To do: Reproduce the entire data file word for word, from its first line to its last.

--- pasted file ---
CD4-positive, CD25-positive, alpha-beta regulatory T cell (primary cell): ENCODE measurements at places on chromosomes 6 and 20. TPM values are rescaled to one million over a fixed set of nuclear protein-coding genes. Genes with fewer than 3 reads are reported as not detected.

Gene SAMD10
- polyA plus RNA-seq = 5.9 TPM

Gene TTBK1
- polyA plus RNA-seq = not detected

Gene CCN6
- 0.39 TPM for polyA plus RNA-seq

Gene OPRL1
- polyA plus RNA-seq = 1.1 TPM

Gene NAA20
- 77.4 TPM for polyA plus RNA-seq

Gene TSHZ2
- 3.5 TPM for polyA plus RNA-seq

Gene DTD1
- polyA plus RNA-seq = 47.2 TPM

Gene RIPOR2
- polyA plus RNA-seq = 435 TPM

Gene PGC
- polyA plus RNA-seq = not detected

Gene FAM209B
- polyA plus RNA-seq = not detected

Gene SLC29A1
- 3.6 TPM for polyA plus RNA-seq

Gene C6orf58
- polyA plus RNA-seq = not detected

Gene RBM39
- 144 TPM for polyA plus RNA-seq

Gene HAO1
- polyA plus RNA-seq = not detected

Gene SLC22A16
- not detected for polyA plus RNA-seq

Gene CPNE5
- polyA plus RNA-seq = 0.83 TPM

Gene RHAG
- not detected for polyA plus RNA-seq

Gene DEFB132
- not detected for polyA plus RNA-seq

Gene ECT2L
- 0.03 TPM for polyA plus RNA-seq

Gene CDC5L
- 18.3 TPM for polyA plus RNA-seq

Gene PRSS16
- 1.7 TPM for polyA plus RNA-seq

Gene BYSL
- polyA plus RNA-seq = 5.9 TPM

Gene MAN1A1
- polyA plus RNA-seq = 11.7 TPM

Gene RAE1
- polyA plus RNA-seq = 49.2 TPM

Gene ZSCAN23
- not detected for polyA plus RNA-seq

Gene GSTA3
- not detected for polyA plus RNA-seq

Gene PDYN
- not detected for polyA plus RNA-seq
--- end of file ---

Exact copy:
CD4-positive, CD25-positive, alpha-beta regulatory T cell (primary cell): ENCODE measurements at places on chromosomes 6 and 20. TPM values are rescaled to one million over a fixed set of nuclear protein-coding genes. Genes with fewer than 3 reads are reported as not detected.

Gene SAMD10
- polyA plus RNA-seq = 5.9 TPM

Gene TTBK1
- polyA plus RNA-seq = not detected

Gene CCN6
- 0.39 TPM for polyA plus RNA-seq

Gene OPRL1
- polyA plus RNA-seq = 1.1 TPM

Gene NAA20
- 77.4 TPM for polyA plus RNA-seq

Gene TSHZ2
- 3.5 TPM for polyA plus RNA-seq

Gene DTD1
- polyA plus RNA-seq = 47.2 TPM

Gene RIPOR2
- polyA plus RNA-seq = 435 TPM

Gene PGC
- polyA plus RNA-seq = not detected

Gene FAM209B
- polyA plus RNA-seq = not detected

Gene SLC29A1
- 3.6 TPM for polyA plus RNA-seq

Gene C6orf58
- polyA plus RNA-seq = not detected

Gene RBM39
- 144 TPM for polyA plus RNA-seq

Gene HAO1
- polyA plus RNA-seq = not detected

Gene SLC22A16
- not detected for polyA plus RNA-seq

Gene CPNE5
- polyA plus RNA-seq = 0.83 TPM

Gene RHAG
- not detected for polyA plus RNA-seq

Gene DEFB132
- not detected for polyA plus RNA-seq

Gene ECT2L
- 0.03 TPM for polyA plus RNA-seq

Gene CDC5L
- 18.3 TPM for polyA plus RNA-seq

Gene PRSS16
- 1.7 TPM for polyA plus RNA-seq

Gene BYSL
- polyA plus RNA-seq = 5.9 TPM

Gene MAN1A1
- polyA plus RNA-seq = 11.7 TPM

Gene RAE1
- polyA plus RNA-seq = 49.2 TPM

Gene ZSCAN23
- not detected for polyA plus RNA-seq

Gene GSTA3
- not detected for polyA plus RNA-seq

Gene PDYN
- not detected for polyA plus RNA-seq